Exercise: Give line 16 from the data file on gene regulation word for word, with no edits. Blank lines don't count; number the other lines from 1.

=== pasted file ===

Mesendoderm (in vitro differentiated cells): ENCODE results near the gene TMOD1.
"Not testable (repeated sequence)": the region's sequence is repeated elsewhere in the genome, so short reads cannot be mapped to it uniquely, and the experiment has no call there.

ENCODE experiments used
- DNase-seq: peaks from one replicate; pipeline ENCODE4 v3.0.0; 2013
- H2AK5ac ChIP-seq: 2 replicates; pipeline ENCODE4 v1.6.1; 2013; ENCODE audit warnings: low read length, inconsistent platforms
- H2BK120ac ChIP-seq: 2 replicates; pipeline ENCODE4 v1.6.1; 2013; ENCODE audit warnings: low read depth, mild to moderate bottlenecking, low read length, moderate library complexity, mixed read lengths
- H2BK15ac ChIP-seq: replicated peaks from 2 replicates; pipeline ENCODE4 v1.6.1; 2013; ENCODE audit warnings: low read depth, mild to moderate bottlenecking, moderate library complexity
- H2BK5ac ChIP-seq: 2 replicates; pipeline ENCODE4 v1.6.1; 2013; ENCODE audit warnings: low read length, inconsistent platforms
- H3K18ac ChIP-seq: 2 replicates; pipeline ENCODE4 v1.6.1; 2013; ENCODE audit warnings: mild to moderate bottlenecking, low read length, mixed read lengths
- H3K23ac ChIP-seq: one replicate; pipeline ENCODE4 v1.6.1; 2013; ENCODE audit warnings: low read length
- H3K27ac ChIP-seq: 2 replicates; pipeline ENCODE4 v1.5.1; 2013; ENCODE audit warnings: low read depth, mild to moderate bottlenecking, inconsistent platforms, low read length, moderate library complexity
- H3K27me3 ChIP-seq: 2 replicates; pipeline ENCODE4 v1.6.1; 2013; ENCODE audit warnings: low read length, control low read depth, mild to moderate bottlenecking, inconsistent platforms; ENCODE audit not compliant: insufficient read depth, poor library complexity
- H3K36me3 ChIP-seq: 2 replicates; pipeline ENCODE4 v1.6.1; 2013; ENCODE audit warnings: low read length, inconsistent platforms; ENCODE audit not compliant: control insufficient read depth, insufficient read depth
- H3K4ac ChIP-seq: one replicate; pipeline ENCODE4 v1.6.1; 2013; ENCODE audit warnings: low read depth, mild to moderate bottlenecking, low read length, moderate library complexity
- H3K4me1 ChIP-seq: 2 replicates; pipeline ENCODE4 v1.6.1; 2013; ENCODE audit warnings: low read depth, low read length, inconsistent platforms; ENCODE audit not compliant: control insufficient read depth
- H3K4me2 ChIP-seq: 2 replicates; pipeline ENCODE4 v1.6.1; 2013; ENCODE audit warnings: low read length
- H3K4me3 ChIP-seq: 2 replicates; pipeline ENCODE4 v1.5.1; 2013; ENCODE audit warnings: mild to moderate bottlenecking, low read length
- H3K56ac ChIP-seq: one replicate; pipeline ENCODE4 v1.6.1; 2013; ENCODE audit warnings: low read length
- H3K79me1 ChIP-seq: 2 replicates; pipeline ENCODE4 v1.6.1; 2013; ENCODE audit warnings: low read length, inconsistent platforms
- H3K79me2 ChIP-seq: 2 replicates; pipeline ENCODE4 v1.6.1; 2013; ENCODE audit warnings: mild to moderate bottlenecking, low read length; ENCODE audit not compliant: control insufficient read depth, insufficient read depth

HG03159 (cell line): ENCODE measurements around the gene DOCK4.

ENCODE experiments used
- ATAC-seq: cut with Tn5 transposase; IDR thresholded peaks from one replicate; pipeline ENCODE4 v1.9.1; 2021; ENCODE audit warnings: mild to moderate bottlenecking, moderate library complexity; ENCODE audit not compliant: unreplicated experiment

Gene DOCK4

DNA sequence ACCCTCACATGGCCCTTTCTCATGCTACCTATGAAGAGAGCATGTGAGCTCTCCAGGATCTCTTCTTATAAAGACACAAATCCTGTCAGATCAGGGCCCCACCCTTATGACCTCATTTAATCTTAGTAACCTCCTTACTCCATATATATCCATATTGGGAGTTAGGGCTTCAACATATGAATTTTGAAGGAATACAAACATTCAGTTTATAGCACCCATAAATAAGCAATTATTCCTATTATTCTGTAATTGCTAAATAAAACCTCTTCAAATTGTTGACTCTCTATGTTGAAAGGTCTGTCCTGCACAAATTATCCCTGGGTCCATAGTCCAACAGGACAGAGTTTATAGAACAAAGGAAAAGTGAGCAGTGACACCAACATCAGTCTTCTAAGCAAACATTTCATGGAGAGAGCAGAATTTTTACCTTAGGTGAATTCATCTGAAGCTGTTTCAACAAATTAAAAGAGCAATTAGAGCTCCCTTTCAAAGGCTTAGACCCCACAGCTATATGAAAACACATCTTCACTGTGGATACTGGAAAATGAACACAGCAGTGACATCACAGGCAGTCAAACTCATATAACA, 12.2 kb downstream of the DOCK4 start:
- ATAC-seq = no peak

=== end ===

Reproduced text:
- H3K4me2 ChIP-seq: 2 replicates; pipeline ENCODE4 v1.6.1; 2013; ENCODE audit warnings: low read length